The logic for avoiding Man City assets up until recently was relatively sound, especially for the more conservative managers amongst us. It went something like this – Pep will rotate, the points will be shared around, and that money is better targeted at nailed-on players from other teams.

However, it seems that the mercurial manager is finally starting to settle on a system and his best 11 – switching between 4-1-2-3 and 3-4-1-2 formations – accommodating both Jesus and Aguero.

Pep is managing their minutes more than starts, but although that may be frustrating, there is some comfort in the presumption that should your City attacker be hooked, he’s probably already done the business. If City aren’t comfortably in the lead, he’s is less likely to withdraw his main goalscorers (uh… right, Pep?!).

Midfield is an area where our more careful instincts should kick in, however. Both Raheem Sterling and Leroy Sané have the potential to shine, but could really struggle for gametime.

David Silva (MCI, 8.3), on the other hand, is having an Indian summer in his career, and at worst offers a useful placeholder for managers waiting for Paul Pogba’s return from injury.

If you already have your fill of City attackers, their defence is also an area ripe for recruitment.

A reasonable price, security of starts and goal threat has seen Nicolás Otamendi (MCI, 5.6) attract some interest.

The real potential game-changer here though is 1.8%-owned Benjamin Mendy (MCI, 6.5). The Frenchman doesn’t come cheap, but has been terrorising opposition defences since his GW3 introduction and promises assists and bonus points galore.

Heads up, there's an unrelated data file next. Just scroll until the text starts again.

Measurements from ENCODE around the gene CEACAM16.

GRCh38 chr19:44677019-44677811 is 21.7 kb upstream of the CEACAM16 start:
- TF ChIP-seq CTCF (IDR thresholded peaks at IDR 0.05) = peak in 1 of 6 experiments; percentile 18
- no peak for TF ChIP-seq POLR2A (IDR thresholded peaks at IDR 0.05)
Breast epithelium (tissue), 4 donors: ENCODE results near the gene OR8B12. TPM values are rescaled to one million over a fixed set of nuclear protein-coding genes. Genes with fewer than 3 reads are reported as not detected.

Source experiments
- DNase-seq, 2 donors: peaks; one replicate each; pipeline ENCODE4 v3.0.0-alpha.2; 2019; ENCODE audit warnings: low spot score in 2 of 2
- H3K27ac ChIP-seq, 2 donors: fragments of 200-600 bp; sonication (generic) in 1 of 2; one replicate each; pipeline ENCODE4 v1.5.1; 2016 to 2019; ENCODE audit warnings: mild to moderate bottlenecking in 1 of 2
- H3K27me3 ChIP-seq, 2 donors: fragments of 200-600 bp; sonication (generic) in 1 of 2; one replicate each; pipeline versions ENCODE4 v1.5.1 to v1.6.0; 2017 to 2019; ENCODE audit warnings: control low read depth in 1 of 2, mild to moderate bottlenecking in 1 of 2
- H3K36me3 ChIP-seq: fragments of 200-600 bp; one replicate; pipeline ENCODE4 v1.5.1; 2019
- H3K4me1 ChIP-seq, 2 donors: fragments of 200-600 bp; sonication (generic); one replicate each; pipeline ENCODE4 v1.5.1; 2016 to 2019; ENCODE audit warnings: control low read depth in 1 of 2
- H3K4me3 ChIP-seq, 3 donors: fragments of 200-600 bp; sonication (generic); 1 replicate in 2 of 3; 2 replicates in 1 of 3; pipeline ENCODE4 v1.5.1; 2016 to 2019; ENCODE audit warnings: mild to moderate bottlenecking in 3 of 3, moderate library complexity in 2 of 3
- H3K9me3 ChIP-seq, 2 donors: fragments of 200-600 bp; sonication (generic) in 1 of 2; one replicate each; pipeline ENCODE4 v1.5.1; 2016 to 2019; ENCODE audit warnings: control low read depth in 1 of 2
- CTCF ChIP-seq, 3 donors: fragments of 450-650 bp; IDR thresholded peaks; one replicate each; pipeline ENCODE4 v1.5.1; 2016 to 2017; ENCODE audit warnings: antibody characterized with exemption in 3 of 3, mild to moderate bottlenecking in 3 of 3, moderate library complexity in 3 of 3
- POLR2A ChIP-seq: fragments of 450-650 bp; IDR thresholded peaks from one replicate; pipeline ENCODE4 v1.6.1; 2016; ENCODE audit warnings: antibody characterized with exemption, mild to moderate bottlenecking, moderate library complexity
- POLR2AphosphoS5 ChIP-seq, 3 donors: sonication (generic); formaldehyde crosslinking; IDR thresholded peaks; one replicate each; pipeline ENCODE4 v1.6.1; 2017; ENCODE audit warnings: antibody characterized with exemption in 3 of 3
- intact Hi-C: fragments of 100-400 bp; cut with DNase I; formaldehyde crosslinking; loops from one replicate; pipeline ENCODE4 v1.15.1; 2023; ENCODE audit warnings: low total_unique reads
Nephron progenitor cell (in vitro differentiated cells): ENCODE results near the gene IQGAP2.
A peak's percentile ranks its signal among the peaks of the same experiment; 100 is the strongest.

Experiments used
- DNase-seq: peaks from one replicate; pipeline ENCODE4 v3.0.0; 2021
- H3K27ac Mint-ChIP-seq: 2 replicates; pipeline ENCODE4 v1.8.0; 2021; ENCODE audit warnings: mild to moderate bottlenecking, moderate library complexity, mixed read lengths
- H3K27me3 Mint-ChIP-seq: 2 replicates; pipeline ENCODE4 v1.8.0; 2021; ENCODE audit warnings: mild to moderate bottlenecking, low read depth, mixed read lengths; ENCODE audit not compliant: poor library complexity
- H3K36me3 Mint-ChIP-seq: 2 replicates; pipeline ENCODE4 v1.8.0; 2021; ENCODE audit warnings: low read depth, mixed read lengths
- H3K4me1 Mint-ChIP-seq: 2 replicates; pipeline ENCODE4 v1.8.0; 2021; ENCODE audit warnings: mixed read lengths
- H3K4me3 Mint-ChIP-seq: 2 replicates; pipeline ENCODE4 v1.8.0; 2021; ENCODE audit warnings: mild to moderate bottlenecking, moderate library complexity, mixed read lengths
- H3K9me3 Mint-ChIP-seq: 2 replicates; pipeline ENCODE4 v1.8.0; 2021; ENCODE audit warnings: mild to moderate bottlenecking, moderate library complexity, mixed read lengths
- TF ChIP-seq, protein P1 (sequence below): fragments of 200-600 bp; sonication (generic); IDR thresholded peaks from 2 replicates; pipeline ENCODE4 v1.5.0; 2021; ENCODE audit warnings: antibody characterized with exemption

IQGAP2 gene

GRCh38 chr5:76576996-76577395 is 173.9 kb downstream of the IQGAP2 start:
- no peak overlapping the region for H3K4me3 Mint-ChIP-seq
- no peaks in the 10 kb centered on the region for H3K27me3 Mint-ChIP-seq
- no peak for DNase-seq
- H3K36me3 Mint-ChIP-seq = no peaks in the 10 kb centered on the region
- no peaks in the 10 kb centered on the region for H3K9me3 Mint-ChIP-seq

==============QUICK TIP

When you’ve had a poor start to the FPL season, it can seem like the entire game is out to get you.

But keep the chin up – you’re certainly not alone. Right now, last year’s overall winner, Ben Crabtree, is currently on 216 points and ranked a lowly 3,306,175th.

Take a step back from the rage transfers and plan long-term. Even if you’re 100 points behind in your mini-league, that’s still barely over three points per Gameweek to make up – all in a format where a well-played chip can produce massive swings, too.


No surprises this week. Greater security of starts and the confidence of his manager has seen Sergio Aguero (MCI, 11.6) back to his clinical best.

With service from an all-star cast of City teammates to look forward to, the striker we were once happy to pay £14m for could finally be back.


While his teammate Matt Ritchie (NEW, 6.0) has grabbed our attention with a slew of assists recently, the sheer value offered by Christian Atsu (NEW, 5.0) is hard to ignore.

He’s particularly attractive for those playing 4-3-3. The goal threat he offers compared to the cheaper midfield alternatives is easily worth the additional £0.5m outlay, and as first sub, he’s likely to come off the bench more often than you’re probably prepared to admit right now.

Still owned by less than 5% of managers, a price rise or two is surely only a matter of time.


He’s been here before, but seeing as Chicharito (WHU, 7.0) is still owned by over 21% of FPL managers, the message doesn’t seem to be getting through.

His two goals in GW2 offered encouragement, but the return of Andy Carroll has pushed the Mexican into a more peripheral role.

Position of passes received by Chicharito since the return of Andy Carroll. Heatmap courtesy of

With just two shots and three penalty area touches to show for those two matches – both of which he was subbed off in – the future is grim until Bilic opts for a two-up-front system or Carroll gets injured, whichever happens first.